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August 23, 2021

UK Hydrogen Strategy: Significant Commercial Opportunities Promised


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On August 17, 2021, the U.K. government published its highly-anticipated Hydrogen Strategy. The strategy outlines the U.K.’s approach to developing a thriving low-carbon hydrogen sector, re-states its ambition for 5GW of low carbon hydrogen production capacity by 2030 and outlines how the hydrogen sector will be instrumental in achieving the U.K.’s target of net zero greenhouse gas emissions by 2050.

This article provides an overview of the U.K. Hydrogen Strategy and highlights some of the key commercial opportunities outlined thereunder.

Key Takeaways

  • Significant investment is required to reach the U.K.’s target of 5GW low carbon production by 2030, up from close-to-zero installed capacity today.
  • A twin-track approach will be pursued, with both blue and green hydrogen encouraged initially and other technologies (including nuclear-powered electrolysis and methane pyrolysis) being explored further.
  • The government is assessing the potential for blending of up to 20 percent hydrogen in the national gas grid to create an early market for hydrogen.
  • A consultation has been launched for a revenue support mechanism to incentivize low carbon hydrogen production and bridge the cost of production gap with high carbon alternatives, with a proposal expected in Q1 2022 (see Hydrogen Business Model Consultation).
  • A consultation has been launched for a £240 million Net Zero Hydrogen Fund to support the commercial deployment of new low carbon hydrogen production projects through the 2020s (see Net Zero Hydrogen Fund Design Consultation).
  • A consultation has been launched for the development of a common low carbon hydrogen standard with the aim of establishing consistent sustainability and greenhouse gas emissions criteria (see U.K. Low Carbon Hydrogen Standard Consultation).
  • Actionable funding opportunities will appear as the government makes more concrete proposals (in particular, during early 2022).

Overview of the UK Hydrogen Strategy

The government estimates that the market stimulation promised by the U.K. Hydrogen Strategy could facilitate up to £4 billion of private sector investment in the U.K. low carbon hydrogen market during the 2020s alone, representing not insignificant investment potential arising from the implementation of the measures contained in the U.K. Hydrogen Strategy.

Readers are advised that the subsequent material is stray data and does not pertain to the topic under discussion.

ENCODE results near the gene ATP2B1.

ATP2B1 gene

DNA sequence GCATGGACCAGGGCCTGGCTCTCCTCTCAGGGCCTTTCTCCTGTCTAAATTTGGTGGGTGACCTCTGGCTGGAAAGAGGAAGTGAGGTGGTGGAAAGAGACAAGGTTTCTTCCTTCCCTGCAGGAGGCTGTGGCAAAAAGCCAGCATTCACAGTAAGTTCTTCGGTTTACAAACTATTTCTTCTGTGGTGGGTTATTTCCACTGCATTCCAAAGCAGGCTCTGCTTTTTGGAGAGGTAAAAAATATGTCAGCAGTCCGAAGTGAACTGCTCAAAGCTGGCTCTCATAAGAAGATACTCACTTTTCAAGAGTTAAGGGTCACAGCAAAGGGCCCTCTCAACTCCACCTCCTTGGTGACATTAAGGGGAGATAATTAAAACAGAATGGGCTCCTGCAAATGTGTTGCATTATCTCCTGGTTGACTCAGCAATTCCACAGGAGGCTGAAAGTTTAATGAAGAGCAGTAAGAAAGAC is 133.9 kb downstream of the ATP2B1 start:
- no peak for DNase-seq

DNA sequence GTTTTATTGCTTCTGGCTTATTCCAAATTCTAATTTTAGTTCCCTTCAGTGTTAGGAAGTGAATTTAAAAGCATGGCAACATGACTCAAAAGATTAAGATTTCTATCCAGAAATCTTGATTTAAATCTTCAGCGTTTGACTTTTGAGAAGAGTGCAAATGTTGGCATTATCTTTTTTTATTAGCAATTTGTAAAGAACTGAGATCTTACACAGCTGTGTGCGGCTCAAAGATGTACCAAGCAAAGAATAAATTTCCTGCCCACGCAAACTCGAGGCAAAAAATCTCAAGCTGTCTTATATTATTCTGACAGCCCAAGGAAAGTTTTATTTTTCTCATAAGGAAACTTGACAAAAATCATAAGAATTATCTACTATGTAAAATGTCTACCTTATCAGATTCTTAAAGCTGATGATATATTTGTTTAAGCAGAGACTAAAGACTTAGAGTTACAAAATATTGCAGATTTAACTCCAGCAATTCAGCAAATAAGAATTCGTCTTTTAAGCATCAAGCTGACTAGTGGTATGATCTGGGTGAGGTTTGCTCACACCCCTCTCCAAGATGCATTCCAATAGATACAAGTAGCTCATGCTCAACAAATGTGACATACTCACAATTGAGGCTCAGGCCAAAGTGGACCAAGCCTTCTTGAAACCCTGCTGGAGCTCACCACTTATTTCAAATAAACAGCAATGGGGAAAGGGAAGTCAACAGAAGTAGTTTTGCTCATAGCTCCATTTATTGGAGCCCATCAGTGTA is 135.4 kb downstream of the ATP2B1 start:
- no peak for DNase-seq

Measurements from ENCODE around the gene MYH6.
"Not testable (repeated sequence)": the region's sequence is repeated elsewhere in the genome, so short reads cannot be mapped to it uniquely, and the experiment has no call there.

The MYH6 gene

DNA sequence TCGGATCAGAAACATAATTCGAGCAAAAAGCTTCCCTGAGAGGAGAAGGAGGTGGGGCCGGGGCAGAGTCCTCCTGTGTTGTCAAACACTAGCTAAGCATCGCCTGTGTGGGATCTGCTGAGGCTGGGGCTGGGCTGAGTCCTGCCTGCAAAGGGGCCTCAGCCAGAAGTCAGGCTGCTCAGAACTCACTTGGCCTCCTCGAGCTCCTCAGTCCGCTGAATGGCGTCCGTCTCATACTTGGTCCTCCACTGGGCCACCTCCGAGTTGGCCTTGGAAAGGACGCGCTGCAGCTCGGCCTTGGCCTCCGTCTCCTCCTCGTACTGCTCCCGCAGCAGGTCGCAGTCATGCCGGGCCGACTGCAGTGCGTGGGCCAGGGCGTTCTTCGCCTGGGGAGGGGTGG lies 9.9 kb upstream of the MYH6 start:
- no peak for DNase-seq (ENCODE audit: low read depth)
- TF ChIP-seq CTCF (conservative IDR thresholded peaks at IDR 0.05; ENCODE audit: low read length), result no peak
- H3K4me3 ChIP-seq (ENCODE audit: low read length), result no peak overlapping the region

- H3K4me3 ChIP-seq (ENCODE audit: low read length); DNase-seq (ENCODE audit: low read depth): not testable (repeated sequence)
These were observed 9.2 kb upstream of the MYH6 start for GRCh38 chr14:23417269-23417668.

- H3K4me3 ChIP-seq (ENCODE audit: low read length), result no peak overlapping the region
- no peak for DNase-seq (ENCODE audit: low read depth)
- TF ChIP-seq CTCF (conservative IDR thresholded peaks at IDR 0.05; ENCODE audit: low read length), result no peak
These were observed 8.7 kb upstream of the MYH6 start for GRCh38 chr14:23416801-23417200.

In addition to the consultations described above, the U.K. Hydrogen Strategy proposes various mechanisms to support decarbonization across all sectors of the economy through the adoption of low carbon hydrogen. These will include exploring hydrogen’s increased use in industry and the encouragement of developments in hydrogen networks, storage, hydrogen-to-power, transportation and domestic heating applications.

Twin-track Approach: Green and Blue Hydrogen

Similar to the recently-announced U.S. strategy (see our article, DOE Launches Energy Earthshot to Spur Low Cost, Clean Hydrogen), the U.K. Hydrogen Strategy reflects a “twin-track” approach of developing both green and blue hydrogen. Today, most hydrogen is produced by reacting natural gas with steam (commonly known as Steam Methane Reforming), a highly carbon-intensive and methane-intensive process. Blue hydrogen refers to hydrogen produced in the same manner but with the addition of carbon capture, usage and storage (CCUS) which is aimed at reducing carbon emissions from the production process. Green hydrogen refers to hydrogen produced through the electrolysis of water using renewable power.

There are no established international definitions or standards for green or blue hydrogen, although there are a number of initiatives to create such standards in different jurisdictions. The U.K. Hydrogen Strategy’s launch coincides with the commencement of a consultation to establish a consistent standard for low carbon hydrogen. This is intended to aid the uptake of hydrogen by giving producers clarity with respect to the production processes that must be followed to produce low carbon hydrogen meeting a common standard and give consumers confidence in the sustainability and low carbon credentials of low carbon hydrogen. Our own view, based on experience developing hydrogen projects worldwide, is that this is an essential cornerstone of the development of the sector that should be pursued as quickly as possible.